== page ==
Going into the offseason, the New York Jets had some major holes to fill at certain positions. They also had to find a way to fix an offense that ranked 22nd in the league in rushing and 21st in passing.
The once dominant ground-and-pound running game was the league's best just two seasons ago. This dissipated due to a weakened offensive line, a change in the lead back from Thomas Jones to LaDainian Tomlinson to Shonn Greene and some questionable play calling that took the focus off the run.
To fix the offense, offensive coordinator Brian Schottenheimer was let go and former Miami Dolphins head coach Tony Sparano was brought in to fill the position.
While Sparano is a nice start, an upgrade from Shonn Greene and right tackle Wayne Hunter, both of whom had disappointing seasons, should be next.
On the defensive side, strong safety Jim Leonhard is entering free agency and free-safety Eric Smith may be gone due to poor play. To counter this, the Jets made a risky move and signed the oft-injured LaRon Landry.
A pass rusher, linebacker and another safety are all needs the Jets have failed to address as of yet.
Here is a ranked list of the Jets' best offseason moves to date.
As a former head coach from as recently as last season, Tony Sparano will be welcomed disciplinarian presence in a locker room of disarray.
Brian Schottenheimer simply could not demand the respect that Sparano does.
Sparano also had the pleasure of dealing with headcase wide receiver Brandon Marshall, which should help him with Santonio Holmes.
The new head coach is a conservative play caller who relies on the run. Last season, the Miami Dolphins ranked 11th in the league in rushing and 23rd in passing.
During his tenure with the Dolphins, the offense declined each season.
His offense was at its best in 2008 when he was running the Wildcat. If Sparano is able to utilize Tim Tebow in the Wildcat, the Jets offense should be much better than it was last season.
Sione Pouha has been with the New York Jets his whole career and, with the three-year deal he signed, will remain one for life.
At 6'3'', 325 lbs., Pouha has the perfect size to play nose tackle in the Jets 3-4 defensive system.
He is excellent at stopping the run, as he is a big body in the middle of the line. His numbers don't show how important he is to the defense. And since he is not a pass rusher, making the highlight reel QB sack, he is unheralded.
Pouha is also a good veteran presence in the locker room and one of the leaders of the defense; he is one of the longest tenured Jets with seven years of service underneath him.
If the Jets failed to re-sign him, they would have been in trouble.
As a football move, trading for Tim Tebow makes a lot of sense. That is, if he is not the starting quarterback.
Tebow could be the perfect fit for Tony Sparano's Wildcat formations. He would also improve the running game if he is used as a running back.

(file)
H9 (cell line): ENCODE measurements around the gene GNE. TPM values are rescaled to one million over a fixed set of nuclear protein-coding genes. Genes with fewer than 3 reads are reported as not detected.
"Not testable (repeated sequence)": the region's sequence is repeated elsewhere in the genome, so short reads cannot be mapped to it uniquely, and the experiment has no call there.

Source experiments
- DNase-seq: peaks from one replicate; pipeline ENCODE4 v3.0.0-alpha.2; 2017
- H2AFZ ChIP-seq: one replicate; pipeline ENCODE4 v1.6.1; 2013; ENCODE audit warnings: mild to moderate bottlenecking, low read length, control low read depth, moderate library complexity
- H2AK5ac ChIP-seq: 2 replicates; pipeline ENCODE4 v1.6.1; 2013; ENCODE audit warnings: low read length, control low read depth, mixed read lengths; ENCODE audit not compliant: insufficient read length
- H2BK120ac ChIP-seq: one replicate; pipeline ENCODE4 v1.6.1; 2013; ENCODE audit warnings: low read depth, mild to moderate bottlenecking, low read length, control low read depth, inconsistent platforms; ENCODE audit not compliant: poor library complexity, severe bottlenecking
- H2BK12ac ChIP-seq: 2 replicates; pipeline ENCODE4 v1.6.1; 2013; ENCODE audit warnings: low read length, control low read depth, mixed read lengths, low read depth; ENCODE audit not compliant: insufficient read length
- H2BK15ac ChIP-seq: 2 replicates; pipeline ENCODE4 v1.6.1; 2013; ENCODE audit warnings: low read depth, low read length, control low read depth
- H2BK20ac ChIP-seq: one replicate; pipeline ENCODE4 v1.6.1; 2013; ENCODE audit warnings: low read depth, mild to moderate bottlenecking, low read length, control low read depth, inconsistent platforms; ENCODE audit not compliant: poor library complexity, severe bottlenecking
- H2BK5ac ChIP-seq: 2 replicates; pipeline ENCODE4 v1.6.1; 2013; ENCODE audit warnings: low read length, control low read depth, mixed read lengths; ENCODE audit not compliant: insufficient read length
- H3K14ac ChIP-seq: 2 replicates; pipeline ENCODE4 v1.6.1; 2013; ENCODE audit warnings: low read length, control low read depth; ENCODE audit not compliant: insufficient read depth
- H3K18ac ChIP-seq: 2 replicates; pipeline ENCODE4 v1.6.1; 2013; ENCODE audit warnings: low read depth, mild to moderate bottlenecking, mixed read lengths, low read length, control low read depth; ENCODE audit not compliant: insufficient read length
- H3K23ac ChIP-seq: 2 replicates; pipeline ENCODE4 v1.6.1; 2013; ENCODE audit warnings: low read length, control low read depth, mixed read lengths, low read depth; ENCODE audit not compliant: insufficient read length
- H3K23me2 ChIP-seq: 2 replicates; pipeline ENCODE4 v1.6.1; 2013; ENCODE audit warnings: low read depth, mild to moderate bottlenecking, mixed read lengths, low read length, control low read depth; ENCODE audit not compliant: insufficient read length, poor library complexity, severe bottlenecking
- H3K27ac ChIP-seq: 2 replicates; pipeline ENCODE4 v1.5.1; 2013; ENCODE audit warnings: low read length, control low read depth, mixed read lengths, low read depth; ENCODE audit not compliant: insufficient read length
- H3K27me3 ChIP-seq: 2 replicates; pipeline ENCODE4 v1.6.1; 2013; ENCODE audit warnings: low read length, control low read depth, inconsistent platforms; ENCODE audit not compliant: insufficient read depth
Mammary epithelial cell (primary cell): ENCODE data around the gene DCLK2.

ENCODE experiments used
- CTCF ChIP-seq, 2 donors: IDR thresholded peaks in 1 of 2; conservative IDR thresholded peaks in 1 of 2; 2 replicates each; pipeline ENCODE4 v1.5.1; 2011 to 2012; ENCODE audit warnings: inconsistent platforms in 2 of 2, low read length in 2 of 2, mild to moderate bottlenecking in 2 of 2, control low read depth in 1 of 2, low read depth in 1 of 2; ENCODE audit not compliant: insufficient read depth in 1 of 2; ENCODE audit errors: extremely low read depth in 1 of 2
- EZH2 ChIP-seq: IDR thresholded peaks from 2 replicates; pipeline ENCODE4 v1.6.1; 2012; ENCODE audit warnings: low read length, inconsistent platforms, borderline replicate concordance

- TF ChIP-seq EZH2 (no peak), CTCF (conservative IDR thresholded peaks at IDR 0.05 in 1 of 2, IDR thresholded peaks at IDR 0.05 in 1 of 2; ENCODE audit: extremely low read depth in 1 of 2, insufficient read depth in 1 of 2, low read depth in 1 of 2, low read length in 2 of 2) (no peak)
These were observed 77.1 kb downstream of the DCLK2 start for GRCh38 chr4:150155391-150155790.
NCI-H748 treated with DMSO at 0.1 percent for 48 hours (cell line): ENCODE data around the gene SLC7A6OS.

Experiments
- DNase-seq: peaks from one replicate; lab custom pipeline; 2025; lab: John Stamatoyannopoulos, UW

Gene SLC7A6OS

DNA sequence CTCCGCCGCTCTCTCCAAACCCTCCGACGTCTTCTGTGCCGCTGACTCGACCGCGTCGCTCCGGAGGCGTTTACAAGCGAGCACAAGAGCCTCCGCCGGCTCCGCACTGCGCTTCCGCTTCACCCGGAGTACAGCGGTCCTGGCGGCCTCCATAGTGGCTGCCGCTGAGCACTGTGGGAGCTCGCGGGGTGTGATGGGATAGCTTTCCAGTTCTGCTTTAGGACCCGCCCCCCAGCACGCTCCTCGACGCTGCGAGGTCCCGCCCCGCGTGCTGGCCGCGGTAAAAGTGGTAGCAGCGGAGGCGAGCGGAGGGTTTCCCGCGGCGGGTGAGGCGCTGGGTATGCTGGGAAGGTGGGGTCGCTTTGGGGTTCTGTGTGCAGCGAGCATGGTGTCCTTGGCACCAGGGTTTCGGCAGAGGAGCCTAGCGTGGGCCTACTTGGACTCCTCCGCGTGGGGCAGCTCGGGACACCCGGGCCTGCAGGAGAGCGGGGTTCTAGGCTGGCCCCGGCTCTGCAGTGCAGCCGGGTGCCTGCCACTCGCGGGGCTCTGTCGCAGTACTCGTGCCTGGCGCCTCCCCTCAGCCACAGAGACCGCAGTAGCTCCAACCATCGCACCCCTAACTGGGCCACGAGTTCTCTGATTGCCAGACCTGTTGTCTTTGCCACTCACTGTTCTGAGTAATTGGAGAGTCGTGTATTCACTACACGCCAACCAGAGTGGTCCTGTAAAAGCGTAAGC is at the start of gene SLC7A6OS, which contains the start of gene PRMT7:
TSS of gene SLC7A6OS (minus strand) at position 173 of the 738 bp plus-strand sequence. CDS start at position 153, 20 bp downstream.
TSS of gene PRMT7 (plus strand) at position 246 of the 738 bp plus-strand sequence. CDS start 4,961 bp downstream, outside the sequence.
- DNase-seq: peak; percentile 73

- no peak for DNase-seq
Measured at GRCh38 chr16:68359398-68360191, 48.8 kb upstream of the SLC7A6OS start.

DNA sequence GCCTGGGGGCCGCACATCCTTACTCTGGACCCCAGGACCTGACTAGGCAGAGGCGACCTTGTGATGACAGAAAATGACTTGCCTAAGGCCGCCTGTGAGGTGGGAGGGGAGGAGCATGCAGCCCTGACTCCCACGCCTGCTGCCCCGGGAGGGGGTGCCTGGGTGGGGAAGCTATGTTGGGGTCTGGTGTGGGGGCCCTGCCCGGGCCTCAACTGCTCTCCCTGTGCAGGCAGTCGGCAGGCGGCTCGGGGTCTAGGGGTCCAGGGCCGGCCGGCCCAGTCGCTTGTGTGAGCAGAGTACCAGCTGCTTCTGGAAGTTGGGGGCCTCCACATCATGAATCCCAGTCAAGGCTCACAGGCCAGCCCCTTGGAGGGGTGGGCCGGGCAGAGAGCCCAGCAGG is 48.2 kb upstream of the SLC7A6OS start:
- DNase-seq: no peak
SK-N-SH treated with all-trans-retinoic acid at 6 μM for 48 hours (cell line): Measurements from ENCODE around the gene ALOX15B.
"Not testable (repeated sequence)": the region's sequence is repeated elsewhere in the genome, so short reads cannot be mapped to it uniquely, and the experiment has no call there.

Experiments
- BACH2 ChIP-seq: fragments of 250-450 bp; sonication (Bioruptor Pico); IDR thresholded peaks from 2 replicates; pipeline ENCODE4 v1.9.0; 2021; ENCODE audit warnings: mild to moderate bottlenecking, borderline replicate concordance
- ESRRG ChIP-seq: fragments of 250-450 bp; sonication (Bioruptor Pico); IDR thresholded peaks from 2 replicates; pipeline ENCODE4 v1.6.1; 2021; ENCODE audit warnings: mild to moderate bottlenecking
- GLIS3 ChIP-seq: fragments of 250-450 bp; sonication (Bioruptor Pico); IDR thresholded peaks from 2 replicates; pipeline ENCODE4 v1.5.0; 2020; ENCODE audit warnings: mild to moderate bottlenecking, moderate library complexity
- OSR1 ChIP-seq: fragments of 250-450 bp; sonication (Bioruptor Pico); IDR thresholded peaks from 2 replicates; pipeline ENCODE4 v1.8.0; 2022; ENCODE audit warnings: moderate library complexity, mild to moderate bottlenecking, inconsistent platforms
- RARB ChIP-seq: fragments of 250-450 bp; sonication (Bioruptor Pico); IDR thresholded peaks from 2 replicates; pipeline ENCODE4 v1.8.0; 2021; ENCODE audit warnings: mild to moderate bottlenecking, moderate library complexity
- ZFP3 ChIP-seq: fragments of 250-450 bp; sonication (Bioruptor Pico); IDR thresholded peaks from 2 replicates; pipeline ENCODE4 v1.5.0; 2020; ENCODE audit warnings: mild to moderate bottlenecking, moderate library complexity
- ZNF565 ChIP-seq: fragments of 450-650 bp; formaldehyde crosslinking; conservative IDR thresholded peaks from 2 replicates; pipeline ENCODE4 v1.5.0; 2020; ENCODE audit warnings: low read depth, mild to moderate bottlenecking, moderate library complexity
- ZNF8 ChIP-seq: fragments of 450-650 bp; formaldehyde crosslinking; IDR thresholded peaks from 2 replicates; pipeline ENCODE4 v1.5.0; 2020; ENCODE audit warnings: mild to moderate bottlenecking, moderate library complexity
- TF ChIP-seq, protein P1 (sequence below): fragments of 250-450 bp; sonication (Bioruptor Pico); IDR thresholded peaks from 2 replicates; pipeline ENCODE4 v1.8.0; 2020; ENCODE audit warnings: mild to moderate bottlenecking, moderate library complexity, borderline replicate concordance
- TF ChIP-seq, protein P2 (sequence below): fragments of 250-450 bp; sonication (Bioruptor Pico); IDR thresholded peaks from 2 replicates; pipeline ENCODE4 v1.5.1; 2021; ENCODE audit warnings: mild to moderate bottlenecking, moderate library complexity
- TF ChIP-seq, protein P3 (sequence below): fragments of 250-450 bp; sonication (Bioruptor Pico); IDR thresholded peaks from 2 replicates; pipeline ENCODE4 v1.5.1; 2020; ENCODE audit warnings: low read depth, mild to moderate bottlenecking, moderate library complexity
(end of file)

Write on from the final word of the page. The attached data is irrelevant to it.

Last season he ran for 660 yards and six touchdowns while averaging 5.4 yards per carry.
He can run for the first down, be useful on goal line situations, get a two-point conversion and win games.
The obvious problem that comes with Tebow is not knowing the effect it will have on Mark Sanchez. If Tebow pushes Sanchez to improve, the move could turn out great.
But, if bringing in Tebow shakes Sanchez in turn causing a locker room divide, the move could turn out to be disastrous.
Tebow and Sanchez have to find a way to co-exist with each knowing his specific role. It will be up to Rex Ryan and Tony Sparano to work out a balance of splitting up plays so that both quarterbacks are happy.
When healthy, LaRon Landry is one of the top safeties in the league. The problem is, he is not 100 percent healthy. He missed 15 games the last two seasons due to an injured Achilles tendon.
Landry has the size to cover tight ends because he is 6'0'' and 220 lbs., but he is better suited playing closer to the line to stop the opposing team's running game.
He is an imposing hitter, often making highlight reels delivering a bone crushing tackle.
He is not a great coverage safety, however. He seems to be getting worse as he is losing speed due to a weightlifting routine that transformed his body to look more like a bodybuilder rather than an NFL player.
Because his positives outweigh the negatives, signing Landry for just one year will be worth the gamble.
At 6'4'' and 225 lbs., Chaz Schilens has the size to the prototypical tall receiver and red zone threat the New York Jets desperately need. He also has good speed, as he ran under a 4.4 40 before the draft.
Furthermore, Schilens is still young at 26 years old.
He remains a question mark, though, due to his injury history. In his four-year career, he has missed 20 games.
Last season, Schilens had 23 receptions for 271 yards and two touchdowns.
He has all the tools and potential to be a great signing. Yet, Schilens could be another one of those receivers who was never given the shot to show his true skill because of injury or where he was on the depth chart.
After the signing, general manager Mike Tannenbaum said it best, "He could catch a 100 balls...or he could be a special teamer."